Indexing JSON documents in Sql Server 2016

JSON indexes in SQL Server

One important thing in every database is indexing. Indexes can speed-up your filter or sort operations. Without indexes, Sql Server would need to perform full table scan every time you query data.

Sql Server 2016 do not have some customized JSON index. However, you can use standard indexes on JSON documents. In this post we will see how you can use these indexes to optimize your queries.

Indexing JSON properties

In many cases you would filter results from a table by some JSON property or order results using some value in a JSON document.

An example, we can imagine that we have “Info” column in the AdventureWorks SalesOrderHeader table that contains various information about sales order (e.g. information about customer, sales person, shipping/billing addresses, etc.). We want to use this column to filter sales orders for some customer. The query that we might want to optimize using index is shown in the following code:

SELECT SalesOrderNumber, OrderDate,
JSON_VALUE(Info, '$.Customer.Name') AS CustomerName
FROM Sales.SalesOrderHeader
WHERE JSON_VALUE(Info, '$.Customer.Name') = N'Aaron Campbell'

If you want to speed-up your filters or order by clauses applied on some property in JSON document, you can use the same indexes that you are using on any other columns. However, you cannot directly reference properties in the JSON documents. You need to create “virtual column” that will return values that will be used for filtering and create index on that column (in our example column that will expose customer name stored in the $.Customer.Name path in JSON documents). An example of computed column that will be used for indexing and index on that column is shown in the following code:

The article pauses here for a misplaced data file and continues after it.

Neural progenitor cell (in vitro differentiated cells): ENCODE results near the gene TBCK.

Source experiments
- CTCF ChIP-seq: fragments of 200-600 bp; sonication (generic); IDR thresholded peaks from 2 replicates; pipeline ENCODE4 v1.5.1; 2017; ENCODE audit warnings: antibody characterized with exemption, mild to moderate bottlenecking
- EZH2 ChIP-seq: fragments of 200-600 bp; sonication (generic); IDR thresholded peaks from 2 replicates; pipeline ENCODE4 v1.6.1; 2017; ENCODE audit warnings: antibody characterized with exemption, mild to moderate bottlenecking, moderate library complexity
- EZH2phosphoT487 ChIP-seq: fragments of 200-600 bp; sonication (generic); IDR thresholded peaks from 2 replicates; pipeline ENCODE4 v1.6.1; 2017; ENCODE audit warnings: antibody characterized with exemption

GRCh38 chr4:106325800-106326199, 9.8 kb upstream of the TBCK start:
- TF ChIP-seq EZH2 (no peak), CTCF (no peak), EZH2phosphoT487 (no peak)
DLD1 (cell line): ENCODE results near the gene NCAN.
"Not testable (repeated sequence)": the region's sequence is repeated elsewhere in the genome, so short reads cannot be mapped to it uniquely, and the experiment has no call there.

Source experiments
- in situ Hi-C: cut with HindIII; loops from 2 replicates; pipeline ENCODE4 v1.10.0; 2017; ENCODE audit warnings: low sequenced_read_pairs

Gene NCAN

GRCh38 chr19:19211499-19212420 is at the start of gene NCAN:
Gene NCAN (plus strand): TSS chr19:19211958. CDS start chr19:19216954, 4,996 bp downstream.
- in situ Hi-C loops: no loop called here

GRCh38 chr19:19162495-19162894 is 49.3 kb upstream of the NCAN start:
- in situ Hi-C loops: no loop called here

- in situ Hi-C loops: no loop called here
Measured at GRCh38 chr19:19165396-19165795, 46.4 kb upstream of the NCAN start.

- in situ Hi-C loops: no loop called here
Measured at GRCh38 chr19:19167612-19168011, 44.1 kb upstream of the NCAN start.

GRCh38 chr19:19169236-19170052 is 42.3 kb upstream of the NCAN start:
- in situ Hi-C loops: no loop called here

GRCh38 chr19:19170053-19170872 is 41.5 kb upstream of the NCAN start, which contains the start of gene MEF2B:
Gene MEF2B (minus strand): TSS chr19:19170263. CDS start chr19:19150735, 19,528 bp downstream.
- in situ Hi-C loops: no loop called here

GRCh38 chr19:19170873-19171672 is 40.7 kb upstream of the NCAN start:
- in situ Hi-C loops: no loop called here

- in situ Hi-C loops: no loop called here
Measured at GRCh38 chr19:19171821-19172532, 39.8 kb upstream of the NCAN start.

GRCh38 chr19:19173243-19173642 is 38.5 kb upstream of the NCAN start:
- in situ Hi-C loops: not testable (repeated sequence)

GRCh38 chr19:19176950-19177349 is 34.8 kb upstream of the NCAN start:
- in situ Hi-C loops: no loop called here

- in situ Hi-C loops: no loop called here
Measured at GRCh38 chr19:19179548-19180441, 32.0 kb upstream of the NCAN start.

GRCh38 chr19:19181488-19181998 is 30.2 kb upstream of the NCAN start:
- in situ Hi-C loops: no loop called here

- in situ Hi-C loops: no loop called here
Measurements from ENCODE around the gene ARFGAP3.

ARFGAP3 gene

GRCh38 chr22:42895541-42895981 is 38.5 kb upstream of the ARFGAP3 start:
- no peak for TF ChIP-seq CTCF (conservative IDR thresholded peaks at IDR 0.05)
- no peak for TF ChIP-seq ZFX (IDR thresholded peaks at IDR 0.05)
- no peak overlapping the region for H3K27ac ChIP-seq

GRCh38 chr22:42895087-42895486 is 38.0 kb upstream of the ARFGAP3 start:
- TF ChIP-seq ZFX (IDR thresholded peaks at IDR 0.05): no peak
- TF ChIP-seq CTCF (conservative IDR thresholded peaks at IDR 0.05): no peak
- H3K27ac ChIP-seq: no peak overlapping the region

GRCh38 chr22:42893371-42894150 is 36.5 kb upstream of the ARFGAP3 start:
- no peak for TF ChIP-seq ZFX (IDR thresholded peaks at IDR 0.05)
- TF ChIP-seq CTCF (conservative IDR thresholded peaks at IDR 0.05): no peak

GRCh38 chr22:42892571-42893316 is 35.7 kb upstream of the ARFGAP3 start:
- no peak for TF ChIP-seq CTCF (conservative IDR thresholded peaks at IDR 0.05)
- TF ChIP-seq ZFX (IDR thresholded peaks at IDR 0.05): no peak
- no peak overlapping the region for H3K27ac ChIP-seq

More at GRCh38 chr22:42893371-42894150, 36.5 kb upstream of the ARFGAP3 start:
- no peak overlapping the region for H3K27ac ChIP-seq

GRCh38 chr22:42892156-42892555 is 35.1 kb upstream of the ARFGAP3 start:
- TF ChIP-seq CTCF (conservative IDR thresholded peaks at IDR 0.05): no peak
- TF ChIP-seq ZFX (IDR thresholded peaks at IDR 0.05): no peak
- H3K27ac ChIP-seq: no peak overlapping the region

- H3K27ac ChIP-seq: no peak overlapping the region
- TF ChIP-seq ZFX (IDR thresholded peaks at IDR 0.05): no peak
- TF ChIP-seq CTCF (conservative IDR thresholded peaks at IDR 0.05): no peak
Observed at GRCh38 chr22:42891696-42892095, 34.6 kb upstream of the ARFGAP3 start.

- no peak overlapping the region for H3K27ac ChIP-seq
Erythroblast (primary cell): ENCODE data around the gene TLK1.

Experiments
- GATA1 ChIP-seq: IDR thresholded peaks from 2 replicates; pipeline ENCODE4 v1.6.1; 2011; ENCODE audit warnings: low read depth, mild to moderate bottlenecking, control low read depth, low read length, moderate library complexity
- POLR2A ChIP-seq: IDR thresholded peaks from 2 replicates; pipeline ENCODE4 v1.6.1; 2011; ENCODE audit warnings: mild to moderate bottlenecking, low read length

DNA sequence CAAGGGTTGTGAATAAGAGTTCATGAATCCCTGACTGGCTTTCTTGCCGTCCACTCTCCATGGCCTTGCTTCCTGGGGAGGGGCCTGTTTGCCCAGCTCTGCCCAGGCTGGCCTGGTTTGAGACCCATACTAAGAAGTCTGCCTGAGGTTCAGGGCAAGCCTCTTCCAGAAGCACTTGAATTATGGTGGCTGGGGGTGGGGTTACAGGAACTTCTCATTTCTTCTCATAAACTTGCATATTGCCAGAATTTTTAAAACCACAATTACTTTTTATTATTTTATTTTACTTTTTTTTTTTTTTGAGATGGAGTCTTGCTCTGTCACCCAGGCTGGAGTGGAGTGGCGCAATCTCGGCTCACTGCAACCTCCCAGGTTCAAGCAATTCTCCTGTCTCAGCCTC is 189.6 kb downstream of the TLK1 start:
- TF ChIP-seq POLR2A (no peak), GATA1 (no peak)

ALTER TABLE Sales.SalesOrderHeader
ADD vCustomerName AS JSON_VALUE(Info, '$.Customer.Name')

CREATE INDEX idx_soh_json_CustomerName
ON Sales.SalesOrderHeader(vCustomerName)

Note that column is not persisted. It does not occupy additional space in the table and it is just computed when index needs to be rebuilt.

It is important that you create computed column with the same expression as the one that is used in the query, i.e. JSON_VALUE(Info, ‘$.Customer.Name’) in the query above.

You don’t need to rewrite your queries – if you use expressions with JSON_VALUE function, Sql Server will see that there is an equivalent computed column with the same expression and apply index if possible. Execution plan for the query above might look like to one on the following figure:

Instead of the full table scan, Sql Server uses index seek into non-clustered index and finds rows that satisfy conditions. Then it uses Key Lookup in the SalesOrderHeader table to fetch other columns that are used in the query (i.e. SalesOrderNumber and OrderDate in our case).

Note that you can avoid this additional lookop in the table if you add required columns in the index. You could add these columns in the JSON index as standard included columns:

CREATE INDEX idx_soh_json_CustomerName